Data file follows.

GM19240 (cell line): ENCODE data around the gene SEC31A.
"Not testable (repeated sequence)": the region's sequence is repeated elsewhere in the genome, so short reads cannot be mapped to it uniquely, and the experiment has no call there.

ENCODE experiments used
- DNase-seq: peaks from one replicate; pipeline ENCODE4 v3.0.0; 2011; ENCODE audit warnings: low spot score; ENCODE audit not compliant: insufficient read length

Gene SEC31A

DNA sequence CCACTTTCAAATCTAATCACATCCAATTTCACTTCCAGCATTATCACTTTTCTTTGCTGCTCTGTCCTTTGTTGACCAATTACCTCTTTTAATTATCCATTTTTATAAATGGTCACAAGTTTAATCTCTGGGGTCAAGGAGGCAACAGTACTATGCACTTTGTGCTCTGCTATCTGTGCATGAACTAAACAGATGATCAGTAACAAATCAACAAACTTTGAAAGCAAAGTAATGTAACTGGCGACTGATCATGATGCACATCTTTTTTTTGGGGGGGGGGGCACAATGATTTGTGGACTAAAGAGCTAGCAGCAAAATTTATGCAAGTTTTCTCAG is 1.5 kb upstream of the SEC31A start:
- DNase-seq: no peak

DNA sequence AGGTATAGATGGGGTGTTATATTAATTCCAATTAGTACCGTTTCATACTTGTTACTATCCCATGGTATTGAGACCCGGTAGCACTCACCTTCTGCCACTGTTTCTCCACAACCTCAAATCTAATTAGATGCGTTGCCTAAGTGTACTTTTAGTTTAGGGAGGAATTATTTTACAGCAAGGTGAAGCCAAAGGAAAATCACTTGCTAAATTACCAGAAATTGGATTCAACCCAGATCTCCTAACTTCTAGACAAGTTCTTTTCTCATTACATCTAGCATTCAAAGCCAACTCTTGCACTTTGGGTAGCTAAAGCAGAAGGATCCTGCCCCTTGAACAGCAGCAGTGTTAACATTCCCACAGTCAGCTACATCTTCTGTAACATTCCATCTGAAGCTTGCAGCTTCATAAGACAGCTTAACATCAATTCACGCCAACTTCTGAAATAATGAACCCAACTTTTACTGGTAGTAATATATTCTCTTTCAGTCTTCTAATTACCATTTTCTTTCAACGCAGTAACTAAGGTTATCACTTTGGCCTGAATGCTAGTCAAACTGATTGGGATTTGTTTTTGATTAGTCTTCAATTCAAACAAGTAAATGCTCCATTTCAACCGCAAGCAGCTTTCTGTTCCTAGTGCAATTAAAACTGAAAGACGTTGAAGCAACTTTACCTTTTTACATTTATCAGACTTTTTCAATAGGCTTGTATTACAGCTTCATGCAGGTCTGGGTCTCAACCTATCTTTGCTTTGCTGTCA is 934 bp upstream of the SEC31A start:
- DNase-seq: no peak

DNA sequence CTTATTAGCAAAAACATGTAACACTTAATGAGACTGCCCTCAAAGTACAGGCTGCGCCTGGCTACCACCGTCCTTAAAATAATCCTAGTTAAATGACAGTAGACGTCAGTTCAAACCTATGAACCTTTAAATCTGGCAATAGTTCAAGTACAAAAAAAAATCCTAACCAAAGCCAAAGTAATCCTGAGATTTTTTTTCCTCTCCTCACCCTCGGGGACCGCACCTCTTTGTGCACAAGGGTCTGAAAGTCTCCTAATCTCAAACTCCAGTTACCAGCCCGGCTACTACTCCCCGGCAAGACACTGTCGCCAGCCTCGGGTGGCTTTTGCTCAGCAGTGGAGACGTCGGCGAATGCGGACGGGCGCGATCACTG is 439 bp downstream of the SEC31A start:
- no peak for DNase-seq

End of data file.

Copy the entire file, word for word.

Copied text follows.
GM19240 (cell line): ENCODE data around the gene SEC31A.
"Not testable (repeated sequence)": the region's sequence is repeated elsewhere in the genome, so short reads cannot be mapped to it uniquely, and the experiment has no call there.

ENCODE experiments used
- DNase-seq: peaks from one replicate; pipeline ENCODE4 v3.0.0; 2011; ENCODE audit warnings: low spot score; ENCODE audit not compliant: insufficient read length

Gene SEC31A

DNA sequence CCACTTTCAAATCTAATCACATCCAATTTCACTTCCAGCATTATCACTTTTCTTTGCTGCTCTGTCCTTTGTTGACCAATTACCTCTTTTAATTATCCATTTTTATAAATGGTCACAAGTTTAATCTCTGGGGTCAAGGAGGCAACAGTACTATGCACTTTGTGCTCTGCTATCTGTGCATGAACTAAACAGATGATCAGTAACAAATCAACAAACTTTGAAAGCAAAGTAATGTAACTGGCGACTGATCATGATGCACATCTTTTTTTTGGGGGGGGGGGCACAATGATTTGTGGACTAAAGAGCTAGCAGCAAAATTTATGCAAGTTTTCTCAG is 1.5 kb upstream of the SEC31A start:
- DNase-seq: no peak

DNA sequence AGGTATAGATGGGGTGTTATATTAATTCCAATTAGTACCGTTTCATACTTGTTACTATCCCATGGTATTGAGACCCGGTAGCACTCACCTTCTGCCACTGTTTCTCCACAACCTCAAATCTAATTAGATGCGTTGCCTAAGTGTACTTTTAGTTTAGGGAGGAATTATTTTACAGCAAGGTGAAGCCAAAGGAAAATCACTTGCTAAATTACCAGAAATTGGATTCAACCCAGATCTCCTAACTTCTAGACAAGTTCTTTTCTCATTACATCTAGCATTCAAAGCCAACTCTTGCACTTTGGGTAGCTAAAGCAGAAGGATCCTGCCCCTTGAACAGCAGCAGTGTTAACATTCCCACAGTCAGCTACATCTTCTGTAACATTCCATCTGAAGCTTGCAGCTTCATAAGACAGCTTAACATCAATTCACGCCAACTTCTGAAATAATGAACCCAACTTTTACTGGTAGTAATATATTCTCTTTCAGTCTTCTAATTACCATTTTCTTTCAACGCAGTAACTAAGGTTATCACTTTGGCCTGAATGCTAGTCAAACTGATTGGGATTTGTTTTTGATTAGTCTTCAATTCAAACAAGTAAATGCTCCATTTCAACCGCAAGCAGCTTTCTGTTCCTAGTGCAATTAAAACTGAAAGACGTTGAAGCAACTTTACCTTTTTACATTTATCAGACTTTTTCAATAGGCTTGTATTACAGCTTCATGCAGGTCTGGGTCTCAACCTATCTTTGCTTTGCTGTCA is 934 bp upstream of the SEC31A start:
- DNase-seq: no peak

DNA sequence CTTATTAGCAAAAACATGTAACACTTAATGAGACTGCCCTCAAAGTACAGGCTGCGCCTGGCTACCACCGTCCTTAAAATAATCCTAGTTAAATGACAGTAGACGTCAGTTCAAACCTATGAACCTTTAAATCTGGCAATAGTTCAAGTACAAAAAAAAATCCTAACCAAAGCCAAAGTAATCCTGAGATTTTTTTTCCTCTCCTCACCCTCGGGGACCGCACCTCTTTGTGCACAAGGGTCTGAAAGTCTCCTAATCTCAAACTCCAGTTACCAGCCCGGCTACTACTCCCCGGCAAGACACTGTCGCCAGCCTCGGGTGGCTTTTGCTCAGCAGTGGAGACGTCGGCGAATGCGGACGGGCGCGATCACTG is 439 bp downstream of the SEC31A start:
- no peak for DNase-seq